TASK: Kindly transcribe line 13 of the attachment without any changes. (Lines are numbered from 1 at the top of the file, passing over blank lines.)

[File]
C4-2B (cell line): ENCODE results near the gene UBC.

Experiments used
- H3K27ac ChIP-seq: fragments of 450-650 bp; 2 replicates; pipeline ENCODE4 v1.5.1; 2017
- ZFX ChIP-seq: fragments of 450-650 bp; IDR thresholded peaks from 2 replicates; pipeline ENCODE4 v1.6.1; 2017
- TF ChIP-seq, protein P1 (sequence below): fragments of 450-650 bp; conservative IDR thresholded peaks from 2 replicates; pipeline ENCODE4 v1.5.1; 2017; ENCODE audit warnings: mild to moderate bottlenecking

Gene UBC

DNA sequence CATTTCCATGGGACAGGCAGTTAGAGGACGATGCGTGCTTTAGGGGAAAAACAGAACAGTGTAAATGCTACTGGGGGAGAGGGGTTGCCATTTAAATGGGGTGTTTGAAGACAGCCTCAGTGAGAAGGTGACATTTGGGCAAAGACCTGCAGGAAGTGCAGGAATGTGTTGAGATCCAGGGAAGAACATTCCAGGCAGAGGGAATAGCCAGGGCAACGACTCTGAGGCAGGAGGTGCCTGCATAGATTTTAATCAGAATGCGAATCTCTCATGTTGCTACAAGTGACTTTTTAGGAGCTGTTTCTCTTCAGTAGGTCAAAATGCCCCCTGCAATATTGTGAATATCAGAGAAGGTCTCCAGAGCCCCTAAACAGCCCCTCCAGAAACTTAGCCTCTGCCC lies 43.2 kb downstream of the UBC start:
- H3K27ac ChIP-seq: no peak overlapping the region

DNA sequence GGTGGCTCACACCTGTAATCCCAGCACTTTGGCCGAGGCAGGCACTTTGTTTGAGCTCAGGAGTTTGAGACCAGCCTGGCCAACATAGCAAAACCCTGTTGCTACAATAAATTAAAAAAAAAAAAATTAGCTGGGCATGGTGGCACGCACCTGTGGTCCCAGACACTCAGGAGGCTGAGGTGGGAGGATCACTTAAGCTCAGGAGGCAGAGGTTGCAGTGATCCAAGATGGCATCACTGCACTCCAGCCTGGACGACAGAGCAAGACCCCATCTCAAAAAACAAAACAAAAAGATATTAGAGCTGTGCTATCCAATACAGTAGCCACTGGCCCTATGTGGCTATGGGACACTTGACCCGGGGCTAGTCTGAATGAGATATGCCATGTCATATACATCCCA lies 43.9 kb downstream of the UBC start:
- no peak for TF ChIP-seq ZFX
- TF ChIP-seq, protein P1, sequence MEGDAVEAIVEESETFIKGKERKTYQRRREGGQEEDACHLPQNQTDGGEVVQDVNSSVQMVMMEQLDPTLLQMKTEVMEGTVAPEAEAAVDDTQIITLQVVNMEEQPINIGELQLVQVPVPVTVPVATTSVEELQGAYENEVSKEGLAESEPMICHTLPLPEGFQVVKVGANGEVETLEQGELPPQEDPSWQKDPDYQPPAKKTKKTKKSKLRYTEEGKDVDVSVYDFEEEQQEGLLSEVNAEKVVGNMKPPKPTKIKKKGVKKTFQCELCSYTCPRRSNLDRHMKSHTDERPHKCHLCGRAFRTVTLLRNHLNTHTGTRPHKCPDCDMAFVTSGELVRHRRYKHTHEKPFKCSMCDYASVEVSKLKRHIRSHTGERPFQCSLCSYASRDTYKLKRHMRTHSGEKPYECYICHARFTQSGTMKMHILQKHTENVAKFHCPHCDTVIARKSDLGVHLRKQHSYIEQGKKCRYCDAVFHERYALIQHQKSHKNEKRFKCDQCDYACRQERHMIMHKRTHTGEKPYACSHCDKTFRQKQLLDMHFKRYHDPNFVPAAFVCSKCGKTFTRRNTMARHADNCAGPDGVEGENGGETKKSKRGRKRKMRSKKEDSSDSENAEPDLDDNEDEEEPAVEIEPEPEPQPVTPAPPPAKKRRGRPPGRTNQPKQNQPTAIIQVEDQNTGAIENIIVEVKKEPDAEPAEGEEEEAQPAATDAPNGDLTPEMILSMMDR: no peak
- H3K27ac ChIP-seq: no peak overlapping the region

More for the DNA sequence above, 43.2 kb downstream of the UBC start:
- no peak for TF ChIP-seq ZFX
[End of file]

More for the DNA sequence above, 43.2 kb downstream of the UBC start: